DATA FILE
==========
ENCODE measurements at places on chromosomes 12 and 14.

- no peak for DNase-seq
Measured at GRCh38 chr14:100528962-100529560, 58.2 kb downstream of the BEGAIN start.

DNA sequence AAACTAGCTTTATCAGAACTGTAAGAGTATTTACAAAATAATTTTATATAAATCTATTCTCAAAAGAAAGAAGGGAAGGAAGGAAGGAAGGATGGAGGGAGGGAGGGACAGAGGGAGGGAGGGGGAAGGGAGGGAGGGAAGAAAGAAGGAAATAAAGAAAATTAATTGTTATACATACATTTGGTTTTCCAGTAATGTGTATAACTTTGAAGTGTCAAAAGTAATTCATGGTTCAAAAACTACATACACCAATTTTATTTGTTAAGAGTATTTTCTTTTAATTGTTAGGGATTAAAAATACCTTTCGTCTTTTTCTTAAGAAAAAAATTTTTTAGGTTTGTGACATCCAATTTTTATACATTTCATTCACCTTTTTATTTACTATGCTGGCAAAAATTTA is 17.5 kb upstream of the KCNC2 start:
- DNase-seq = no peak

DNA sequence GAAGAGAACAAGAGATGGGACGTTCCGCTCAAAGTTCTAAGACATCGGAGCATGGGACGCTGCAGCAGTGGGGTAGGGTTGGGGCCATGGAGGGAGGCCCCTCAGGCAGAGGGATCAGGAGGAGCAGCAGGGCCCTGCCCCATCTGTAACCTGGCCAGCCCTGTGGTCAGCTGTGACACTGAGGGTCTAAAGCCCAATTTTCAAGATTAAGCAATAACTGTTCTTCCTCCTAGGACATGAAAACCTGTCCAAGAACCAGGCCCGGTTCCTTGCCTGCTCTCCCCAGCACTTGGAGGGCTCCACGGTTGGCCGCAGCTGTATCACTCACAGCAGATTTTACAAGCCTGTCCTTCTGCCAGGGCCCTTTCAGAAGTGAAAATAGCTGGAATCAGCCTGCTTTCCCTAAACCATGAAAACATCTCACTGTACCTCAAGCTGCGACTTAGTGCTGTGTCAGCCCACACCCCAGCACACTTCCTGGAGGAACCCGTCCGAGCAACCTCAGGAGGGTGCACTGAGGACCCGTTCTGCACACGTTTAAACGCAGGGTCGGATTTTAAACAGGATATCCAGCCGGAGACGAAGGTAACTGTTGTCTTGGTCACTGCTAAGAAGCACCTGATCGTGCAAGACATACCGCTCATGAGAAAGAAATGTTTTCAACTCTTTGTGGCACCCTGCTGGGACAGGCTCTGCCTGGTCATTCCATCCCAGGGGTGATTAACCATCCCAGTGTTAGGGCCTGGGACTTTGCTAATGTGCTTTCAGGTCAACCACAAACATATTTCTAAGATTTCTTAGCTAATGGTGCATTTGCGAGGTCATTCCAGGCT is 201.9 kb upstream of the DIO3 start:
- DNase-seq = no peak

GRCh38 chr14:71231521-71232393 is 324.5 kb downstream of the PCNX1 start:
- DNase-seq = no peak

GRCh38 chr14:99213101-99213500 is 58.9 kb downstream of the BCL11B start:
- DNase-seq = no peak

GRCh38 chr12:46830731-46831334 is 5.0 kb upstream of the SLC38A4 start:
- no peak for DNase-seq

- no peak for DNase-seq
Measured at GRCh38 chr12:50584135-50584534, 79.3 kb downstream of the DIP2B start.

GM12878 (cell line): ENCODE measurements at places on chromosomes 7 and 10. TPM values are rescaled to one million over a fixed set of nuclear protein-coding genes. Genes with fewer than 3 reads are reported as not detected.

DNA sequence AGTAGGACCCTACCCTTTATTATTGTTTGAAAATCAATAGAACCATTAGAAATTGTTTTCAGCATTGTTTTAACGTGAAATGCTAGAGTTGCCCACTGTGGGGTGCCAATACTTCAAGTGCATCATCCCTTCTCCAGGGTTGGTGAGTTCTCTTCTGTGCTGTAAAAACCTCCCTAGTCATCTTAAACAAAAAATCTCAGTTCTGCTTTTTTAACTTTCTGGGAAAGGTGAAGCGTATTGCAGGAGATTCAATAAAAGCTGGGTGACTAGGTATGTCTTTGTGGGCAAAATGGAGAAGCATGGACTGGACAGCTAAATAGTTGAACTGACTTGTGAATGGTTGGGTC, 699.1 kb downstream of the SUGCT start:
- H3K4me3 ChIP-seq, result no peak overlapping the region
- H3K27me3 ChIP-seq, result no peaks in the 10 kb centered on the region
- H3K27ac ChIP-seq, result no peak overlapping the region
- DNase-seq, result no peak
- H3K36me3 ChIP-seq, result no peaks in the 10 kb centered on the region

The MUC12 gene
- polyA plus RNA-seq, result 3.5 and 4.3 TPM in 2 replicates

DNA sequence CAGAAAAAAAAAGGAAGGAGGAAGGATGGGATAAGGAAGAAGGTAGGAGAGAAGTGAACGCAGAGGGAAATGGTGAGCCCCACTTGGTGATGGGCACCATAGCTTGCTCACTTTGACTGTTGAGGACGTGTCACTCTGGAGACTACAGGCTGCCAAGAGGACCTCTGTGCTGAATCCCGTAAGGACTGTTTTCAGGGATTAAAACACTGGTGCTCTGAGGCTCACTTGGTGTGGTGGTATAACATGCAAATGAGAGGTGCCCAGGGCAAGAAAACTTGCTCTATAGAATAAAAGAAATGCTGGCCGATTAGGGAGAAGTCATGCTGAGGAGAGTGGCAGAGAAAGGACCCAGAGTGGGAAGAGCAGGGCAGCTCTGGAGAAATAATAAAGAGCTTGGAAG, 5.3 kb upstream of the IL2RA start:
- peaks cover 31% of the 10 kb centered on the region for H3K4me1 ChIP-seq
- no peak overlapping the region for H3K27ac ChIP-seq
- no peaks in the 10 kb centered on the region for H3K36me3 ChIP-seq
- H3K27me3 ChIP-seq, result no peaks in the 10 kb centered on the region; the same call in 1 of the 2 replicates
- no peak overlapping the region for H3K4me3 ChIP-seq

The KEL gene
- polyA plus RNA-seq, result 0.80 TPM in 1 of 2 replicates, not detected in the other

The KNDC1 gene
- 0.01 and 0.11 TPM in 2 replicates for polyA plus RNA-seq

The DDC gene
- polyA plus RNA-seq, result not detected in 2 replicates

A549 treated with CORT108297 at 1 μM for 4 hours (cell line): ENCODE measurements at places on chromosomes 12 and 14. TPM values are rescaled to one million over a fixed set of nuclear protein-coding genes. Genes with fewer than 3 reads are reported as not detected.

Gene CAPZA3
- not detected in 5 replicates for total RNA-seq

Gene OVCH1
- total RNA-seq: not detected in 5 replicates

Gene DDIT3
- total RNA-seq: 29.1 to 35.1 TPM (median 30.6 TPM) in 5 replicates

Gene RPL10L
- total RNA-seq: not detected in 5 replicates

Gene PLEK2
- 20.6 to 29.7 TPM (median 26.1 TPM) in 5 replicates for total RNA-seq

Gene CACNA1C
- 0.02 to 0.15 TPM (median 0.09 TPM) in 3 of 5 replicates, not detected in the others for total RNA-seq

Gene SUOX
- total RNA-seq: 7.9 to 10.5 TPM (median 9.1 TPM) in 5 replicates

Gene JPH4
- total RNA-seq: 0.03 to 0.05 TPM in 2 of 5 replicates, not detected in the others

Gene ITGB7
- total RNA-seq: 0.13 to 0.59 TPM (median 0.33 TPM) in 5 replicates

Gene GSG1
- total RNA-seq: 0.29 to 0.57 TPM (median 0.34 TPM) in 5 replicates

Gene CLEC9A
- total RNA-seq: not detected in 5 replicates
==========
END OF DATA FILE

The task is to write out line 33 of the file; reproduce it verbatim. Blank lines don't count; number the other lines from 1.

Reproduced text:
The KNDC1 gene